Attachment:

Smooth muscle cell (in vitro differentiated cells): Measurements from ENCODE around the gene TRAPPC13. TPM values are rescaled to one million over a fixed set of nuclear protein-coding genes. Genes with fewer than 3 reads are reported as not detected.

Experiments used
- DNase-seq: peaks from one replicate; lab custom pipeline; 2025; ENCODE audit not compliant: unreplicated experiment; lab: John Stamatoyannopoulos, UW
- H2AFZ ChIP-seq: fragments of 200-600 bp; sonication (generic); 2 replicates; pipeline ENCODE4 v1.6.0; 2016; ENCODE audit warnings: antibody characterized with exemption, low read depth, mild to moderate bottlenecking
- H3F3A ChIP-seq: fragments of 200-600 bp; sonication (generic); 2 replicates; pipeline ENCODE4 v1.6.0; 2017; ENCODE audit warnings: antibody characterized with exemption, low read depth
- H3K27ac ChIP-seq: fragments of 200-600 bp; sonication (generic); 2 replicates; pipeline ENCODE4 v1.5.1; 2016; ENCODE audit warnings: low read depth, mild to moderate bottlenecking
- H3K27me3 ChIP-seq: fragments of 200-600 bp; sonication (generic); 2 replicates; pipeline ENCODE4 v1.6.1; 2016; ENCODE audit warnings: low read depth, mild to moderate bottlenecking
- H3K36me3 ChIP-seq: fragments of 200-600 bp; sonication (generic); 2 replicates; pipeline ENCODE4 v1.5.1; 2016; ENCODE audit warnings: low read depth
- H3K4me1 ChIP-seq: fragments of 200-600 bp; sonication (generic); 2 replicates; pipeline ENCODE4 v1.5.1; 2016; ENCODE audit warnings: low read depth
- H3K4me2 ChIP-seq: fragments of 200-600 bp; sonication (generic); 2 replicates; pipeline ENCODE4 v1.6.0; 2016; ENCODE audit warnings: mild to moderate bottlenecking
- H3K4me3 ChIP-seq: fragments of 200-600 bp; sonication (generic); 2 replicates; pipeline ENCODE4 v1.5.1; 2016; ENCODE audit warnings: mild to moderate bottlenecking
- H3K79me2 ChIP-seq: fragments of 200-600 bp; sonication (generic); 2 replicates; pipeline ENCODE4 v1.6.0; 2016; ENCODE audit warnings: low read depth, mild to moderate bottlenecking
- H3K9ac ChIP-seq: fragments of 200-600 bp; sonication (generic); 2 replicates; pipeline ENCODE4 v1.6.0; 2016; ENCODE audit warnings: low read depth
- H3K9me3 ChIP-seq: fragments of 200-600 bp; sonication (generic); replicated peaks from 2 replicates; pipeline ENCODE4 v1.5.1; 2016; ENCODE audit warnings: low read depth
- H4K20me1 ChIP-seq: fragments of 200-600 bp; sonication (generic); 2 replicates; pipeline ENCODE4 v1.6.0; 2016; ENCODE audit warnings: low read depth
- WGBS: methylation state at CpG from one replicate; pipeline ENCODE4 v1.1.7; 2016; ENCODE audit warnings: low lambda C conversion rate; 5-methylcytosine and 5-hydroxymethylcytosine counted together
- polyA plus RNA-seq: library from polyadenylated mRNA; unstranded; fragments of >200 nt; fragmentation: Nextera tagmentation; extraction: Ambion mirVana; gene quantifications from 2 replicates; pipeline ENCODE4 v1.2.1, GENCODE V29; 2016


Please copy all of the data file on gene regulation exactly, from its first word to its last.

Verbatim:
Smooth muscle cell (in vitro differentiated cells): Measurements from ENCODE around the gene TRAPPC13. TPM values are rescaled to one million over a fixed set of nuclear protein-coding genes. Genes with fewer than 3 reads are reported as not detected.

Experiments used
- DNase-seq: peaks from one replicate; lab custom pipeline; 2025; ENCODE audit not compliant: unreplicated experiment; lab: John Stamatoyannopoulos, UW
- H2AFZ ChIP-seq: fragments of 200-600 bp; sonication (generic); 2 replicates; pipeline ENCODE4 v1.6.0; 2016; ENCODE audit warnings: antibody characterized with exemption, low read depth, mild to moderate bottlenecking
- H3F3A ChIP-seq: fragments of 200-600 bp; sonication (generic); 2 replicates; pipeline ENCODE4 v1.6.0; 2017; ENCODE audit warnings: antibody characterized with exemption, low read depth
- H3K27ac ChIP-seq: fragments of 200-600 bp; sonication (generic); 2 replicates; pipeline ENCODE4 v1.5.1; 2016; ENCODE audit warnings: low read depth, mild to moderate bottlenecking
- H3K27me3 ChIP-seq: fragments of 200-600 bp; sonication (generic); 2 replicates; pipeline ENCODE4 v1.6.1; 2016; ENCODE audit warnings: low read depth, mild to moderate bottlenecking
- H3K36me3 ChIP-seq: fragments of 200-600 bp; sonication (generic); 2 replicates; pipeline ENCODE4 v1.5.1; 2016; ENCODE audit warnings: low read depth
- H3K4me1 ChIP-seq: fragments of 200-600 bp; sonication (generic); 2 replicates; pipeline ENCODE4 v1.5.1; 2016; ENCODE audit warnings: low read depth
- H3K4me2 ChIP-seq: fragments of 200-600 bp; sonication (generic); 2 replicates; pipeline ENCODE4 v1.6.0; 2016; ENCODE audit warnings: mild to moderate bottlenecking
- H3K4me3 ChIP-seq: fragments of 200-600 bp; sonication (generic); 2 replicates; pipeline ENCODE4 v1.5.1; 2016; ENCODE audit warnings: mild to moderate bottlenecking
- H3K79me2 ChIP-seq: fragments of 200-600 bp; sonication (generic); 2 replicates; pipeline ENCODE4 v1.6.0; 2016; ENCODE audit warnings: low read depth, mild to moderate bottlenecking
- H3K9ac ChIP-seq: fragments of 200-600 bp; sonication (generic); 2 replicates; pipeline ENCODE4 v1.6.0; 2016; ENCODE audit warnings: low read depth
- H3K9me3 ChIP-seq: fragments of 200-600 bp; sonication (generic); replicated peaks from 2 replicates; pipeline ENCODE4 v1.5.1; 2016; ENCODE audit warnings: low read depth
- H4K20me1 ChIP-seq: fragments of 200-600 bp; sonication (generic); 2 replicates; pipeline ENCODE4 v1.6.0; 2016; ENCODE audit warnings: low read depth
- WGBS: methylation state at CpG from one replicate; pipeline ENCODE4 v1.1.7; 2016; ENCODE audit warnings: low lambda C conversion rate; 5-methylcytosine and 5-hydroxymethylcytosine counted together
- polyA plus RNA-seq: library from polyadenylated mRNA; unstranded; fragments of >200 nt; fragmentation: Nextera tagmentation; extraction: Ambion mirVana; gene quantifications from 2 replicates; pipeline ENCODE4 v1.2.1, GENCODE V29; 2016